Michigan Governor Rick Snyder and educational officials working in the state are facing a lawsuit against them regarding the quality of the education system in Detroit, which has been deemed to have systemically failed to provide students with an adequate education and deprived them of necessary learning resources.
Lawyers from the California-based public interest law firm Public Counsel are representing the school children in Detroit and are using the case to illustrate that literacy should be a codified right under the 14th Amendment of the U.S Constitution in the largest federal case of its kind.
The lawsuit is comprised of the experiences of seven students who attend some of the lowest-performing schools in the city run by the Detroit Public Schools Community District including the Osborn Collegiate Academy of Mathematics, Science and Technology, the Osborn Evergreen Academy of Design and Alternative Energy and the Cody Medicine and Community Health Academy. The charter schools Hamilton Academy and Experiencia Preparatory Academy are also under investigation, with the latter of the two having closed in June of this year, writes Ann Zaniewski from Detroit Free Press.
Equal access to literacy, a state-wide accountability system and other measures are being sought by the class-action law suit.
Public Counsel wrote in a statement that:
"â¦ the state simply provides buildingsâ¦in which students pass days and then years with no opportunity to learn to read, write or comprehend."
Declining enrollment, low test scores and a history of dishonest education spending in the state have left students without the resources they need to succeed, reports Jennifer Chamber with The Detroit News.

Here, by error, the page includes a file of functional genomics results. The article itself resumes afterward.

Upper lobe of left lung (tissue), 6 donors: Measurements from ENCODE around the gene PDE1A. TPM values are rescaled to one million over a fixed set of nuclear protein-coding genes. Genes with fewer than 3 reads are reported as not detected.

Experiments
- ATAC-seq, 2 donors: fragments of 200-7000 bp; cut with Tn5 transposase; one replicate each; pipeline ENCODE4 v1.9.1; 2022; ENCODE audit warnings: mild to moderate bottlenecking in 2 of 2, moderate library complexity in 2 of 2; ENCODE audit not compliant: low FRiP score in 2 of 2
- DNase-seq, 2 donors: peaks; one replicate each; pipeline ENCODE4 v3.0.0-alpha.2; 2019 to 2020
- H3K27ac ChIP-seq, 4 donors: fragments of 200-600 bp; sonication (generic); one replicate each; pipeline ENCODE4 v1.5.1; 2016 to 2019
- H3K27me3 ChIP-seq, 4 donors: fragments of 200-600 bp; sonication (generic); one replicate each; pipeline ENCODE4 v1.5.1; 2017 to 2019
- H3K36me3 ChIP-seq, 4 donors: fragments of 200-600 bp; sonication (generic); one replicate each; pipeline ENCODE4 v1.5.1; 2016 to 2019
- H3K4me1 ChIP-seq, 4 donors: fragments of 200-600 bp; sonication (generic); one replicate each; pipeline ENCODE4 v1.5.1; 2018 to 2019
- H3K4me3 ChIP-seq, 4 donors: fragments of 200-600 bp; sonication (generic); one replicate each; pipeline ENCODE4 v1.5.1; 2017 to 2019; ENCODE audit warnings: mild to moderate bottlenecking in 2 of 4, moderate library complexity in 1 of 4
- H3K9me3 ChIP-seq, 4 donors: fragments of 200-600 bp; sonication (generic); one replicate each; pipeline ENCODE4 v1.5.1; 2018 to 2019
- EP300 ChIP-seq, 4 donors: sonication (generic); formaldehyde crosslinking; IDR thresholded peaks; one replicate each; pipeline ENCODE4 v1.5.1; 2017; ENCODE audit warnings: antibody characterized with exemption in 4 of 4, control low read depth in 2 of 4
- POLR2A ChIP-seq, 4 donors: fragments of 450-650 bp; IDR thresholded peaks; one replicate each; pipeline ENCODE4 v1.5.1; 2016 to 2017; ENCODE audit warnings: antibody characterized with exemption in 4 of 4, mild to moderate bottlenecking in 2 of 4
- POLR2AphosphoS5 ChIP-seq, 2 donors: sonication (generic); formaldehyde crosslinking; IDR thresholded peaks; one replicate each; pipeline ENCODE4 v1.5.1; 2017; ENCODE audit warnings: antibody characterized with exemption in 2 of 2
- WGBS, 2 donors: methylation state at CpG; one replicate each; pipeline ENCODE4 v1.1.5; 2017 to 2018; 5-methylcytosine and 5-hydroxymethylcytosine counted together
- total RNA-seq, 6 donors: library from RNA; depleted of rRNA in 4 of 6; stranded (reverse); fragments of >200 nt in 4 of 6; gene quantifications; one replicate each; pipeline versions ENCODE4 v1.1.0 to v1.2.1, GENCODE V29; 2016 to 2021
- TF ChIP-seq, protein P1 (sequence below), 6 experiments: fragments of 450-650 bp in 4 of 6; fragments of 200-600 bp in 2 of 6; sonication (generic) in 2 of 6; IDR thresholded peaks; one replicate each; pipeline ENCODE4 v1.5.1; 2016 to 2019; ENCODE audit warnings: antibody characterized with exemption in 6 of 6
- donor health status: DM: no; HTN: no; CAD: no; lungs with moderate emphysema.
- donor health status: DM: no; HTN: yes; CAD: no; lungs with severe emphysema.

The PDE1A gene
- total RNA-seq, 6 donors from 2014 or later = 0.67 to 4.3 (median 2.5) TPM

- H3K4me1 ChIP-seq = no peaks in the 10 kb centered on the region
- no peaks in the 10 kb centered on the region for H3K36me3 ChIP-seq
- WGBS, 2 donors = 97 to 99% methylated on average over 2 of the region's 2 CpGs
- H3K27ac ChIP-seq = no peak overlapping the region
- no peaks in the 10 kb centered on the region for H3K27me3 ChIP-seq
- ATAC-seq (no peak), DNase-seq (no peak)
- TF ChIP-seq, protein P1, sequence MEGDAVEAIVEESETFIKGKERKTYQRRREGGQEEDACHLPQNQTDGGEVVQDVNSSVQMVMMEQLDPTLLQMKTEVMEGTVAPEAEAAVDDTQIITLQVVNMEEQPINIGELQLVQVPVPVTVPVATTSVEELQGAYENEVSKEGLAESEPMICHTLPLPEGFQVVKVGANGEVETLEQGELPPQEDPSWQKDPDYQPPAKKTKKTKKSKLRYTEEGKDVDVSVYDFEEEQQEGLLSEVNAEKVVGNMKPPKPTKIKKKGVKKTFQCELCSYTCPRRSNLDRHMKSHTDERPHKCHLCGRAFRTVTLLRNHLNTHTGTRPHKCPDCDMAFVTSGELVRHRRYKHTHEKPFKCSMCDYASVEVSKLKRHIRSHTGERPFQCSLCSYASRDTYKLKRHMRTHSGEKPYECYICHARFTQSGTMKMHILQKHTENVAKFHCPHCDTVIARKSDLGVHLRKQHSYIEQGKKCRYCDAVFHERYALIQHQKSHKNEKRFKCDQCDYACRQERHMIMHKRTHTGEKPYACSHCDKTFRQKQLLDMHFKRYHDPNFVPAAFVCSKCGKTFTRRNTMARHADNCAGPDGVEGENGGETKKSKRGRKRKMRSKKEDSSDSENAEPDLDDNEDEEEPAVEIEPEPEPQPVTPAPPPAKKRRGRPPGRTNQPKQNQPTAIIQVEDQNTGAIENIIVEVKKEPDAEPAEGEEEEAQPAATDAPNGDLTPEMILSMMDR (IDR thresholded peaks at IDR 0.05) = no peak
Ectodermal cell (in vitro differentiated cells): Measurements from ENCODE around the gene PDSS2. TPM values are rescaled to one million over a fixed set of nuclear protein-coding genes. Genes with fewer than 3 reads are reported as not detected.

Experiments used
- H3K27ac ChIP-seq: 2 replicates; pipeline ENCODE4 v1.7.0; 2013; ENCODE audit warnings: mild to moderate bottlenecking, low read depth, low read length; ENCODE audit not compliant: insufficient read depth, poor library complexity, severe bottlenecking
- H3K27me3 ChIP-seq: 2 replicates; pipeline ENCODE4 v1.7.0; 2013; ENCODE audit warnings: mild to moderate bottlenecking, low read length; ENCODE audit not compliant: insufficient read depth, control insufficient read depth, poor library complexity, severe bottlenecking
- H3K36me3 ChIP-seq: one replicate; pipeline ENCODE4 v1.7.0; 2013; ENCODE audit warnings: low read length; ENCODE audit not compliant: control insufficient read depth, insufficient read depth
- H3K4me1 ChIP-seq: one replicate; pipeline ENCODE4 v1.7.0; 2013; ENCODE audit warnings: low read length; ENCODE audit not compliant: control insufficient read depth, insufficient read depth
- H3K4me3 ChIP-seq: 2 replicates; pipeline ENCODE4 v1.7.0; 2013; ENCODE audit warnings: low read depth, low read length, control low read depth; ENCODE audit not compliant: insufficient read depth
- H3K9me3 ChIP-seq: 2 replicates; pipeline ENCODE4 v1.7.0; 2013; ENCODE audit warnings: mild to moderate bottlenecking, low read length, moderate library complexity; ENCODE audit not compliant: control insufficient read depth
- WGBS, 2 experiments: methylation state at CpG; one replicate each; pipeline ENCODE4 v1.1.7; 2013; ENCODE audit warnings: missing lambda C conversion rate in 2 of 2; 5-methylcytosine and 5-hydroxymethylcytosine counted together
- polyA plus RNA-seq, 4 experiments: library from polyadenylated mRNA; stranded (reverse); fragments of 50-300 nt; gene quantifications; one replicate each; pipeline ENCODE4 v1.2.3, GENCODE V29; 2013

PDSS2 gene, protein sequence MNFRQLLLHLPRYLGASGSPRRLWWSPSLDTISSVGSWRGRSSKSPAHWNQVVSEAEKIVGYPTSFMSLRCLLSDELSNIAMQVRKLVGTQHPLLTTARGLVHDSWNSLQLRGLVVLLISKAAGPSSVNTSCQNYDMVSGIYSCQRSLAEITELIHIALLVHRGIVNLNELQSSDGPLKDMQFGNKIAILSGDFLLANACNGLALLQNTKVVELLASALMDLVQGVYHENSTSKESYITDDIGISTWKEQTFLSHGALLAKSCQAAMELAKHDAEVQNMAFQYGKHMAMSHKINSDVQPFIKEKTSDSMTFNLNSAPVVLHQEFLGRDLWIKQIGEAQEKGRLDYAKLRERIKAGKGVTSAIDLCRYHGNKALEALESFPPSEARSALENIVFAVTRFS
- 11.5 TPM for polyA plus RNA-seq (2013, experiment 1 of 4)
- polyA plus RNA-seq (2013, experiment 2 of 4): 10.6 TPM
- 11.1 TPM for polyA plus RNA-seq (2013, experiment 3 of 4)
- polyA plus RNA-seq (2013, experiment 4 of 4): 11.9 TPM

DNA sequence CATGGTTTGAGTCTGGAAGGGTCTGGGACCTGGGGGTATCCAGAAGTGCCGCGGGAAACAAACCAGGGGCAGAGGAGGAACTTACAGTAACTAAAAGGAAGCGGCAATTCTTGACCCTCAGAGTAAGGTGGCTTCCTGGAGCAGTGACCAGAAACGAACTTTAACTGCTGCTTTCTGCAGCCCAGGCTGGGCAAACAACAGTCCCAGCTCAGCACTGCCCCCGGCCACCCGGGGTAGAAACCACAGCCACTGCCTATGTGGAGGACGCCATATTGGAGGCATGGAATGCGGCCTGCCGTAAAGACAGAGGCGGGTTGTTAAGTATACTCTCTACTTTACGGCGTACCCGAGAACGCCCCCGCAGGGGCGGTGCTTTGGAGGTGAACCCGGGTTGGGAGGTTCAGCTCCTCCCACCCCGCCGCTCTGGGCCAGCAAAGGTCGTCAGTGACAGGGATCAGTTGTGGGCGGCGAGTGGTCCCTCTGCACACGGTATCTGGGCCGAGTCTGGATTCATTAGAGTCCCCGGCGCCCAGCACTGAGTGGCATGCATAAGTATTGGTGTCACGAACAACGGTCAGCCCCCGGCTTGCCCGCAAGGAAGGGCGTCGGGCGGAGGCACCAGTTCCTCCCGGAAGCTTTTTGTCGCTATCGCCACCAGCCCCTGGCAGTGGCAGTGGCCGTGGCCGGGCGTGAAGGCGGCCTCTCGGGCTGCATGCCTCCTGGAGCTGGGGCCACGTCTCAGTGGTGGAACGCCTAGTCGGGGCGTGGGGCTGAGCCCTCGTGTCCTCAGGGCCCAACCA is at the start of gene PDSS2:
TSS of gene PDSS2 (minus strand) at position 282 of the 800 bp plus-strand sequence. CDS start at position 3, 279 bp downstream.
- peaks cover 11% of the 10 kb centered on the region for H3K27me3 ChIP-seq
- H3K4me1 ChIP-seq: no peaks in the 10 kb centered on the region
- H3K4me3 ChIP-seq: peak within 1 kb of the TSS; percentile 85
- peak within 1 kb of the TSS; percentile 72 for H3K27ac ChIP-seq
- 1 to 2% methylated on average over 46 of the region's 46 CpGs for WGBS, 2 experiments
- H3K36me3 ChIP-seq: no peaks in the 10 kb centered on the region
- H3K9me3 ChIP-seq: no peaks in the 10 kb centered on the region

Chambers also reports that the Detroit Public Schools Community District received an aid package worth $617 million over the summer, providing some relief for the almost half-billion dollar debt. Around $150 million in start-up funding was also provided for a new, debt-free school district.
Christy Strawser from CBS Detroit reports that 97 percent of the students in the schools undergoing investigation in the suit are black, and largely poor.
Kathryn Eidmann, an attorney with Public Counsel, paints a shocking picture of the learning environment at some of the schools within the district, stating that the lawsuit documents outline the:
"â¦ pervasive, shock-the-conscience conditions that deny children the opportunity to attain literacy, including lack of books, classrooms without teachers, insufficient desks, buildings plagued by vermin, unsafe facilities and extreme temperatures. One seventh- and eighth-grade classroom was taught for a month by an eighth-grade student."
Renee Schenkman, a former teacher at the Experiencia Preparatory Academy, struggled to help her students learn in the deteriorating environment and expressed helplessness.
"For me, teaching felt less like a career and more like a veritable âHunger Games'. While I wish this was only a dark metaphor, it really did feel like my students and I were forced to endure conditions that were not only detrimental to their education but dangerous to their well-being."
The lawsuit is similar to the 2012 case filed by student at Highland Park by the American Civil Liberties Union of Michigan, which was dismissed in favor of the state by the Michigan Court of Appeals, reports Sarah Cwiek at Michigan Radio.